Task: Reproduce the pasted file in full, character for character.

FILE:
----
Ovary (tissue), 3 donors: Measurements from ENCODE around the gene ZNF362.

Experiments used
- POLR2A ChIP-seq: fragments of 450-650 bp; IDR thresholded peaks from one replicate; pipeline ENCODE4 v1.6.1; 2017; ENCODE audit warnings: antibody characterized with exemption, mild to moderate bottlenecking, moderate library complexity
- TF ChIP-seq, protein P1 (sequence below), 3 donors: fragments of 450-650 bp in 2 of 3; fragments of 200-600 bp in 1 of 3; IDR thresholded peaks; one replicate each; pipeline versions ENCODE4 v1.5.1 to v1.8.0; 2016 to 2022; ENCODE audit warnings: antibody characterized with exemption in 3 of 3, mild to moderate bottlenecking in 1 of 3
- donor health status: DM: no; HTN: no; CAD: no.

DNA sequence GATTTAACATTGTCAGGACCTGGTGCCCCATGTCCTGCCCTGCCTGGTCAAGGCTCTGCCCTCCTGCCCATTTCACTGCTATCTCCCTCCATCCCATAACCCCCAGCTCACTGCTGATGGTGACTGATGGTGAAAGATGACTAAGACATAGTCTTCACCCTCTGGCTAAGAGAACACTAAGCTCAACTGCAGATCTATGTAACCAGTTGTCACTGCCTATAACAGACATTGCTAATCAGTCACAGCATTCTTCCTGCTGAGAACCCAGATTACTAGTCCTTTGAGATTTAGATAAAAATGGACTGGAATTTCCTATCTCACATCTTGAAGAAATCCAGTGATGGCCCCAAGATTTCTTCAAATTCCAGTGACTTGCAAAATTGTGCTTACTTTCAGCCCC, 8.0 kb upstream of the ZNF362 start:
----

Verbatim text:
Ovary (tissue), 3 donors: Measurements from ENCODE around the gene ZNF362.

Experiments used
- POLR2A ChIP-seq: fragments of 450-650 bp; IDR thresholded peaks from one replicate; pipeline ENCODE4 v1.6.1; 2017; ENCODE audit warnings: antibody characterized with exemption, mild to moderate bottlenecking, moderate library complexity
- TF ChIP-seq, protein P1 (sequence below), 3 donors: fragments of 450-650 bp in 2 of 3; fragments of 200-600 bp in 1 of 3; IDR thresholded peaks; one replicate each; pipeline versions ENCODE4 v1.5.1 to v1.8.0; 2016 to 2022; ENCODE audit warnings: antibody characterized with exemption in 3 of 3, mild to moderate bottlenecking in 1 of 3
- donor health status: DM: no; HTN: no; CAD: no.

DNA sequence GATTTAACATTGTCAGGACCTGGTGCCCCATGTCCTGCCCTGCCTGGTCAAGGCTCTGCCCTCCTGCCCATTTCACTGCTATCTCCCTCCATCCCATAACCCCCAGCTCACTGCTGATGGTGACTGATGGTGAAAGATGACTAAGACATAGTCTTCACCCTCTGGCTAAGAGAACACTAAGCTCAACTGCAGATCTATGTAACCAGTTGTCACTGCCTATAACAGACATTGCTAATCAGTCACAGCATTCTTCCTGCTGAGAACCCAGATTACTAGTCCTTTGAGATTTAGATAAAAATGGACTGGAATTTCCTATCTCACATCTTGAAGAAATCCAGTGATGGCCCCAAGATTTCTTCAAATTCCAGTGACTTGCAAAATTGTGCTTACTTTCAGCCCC, 8.0 kb upstream of the ZNF362 start: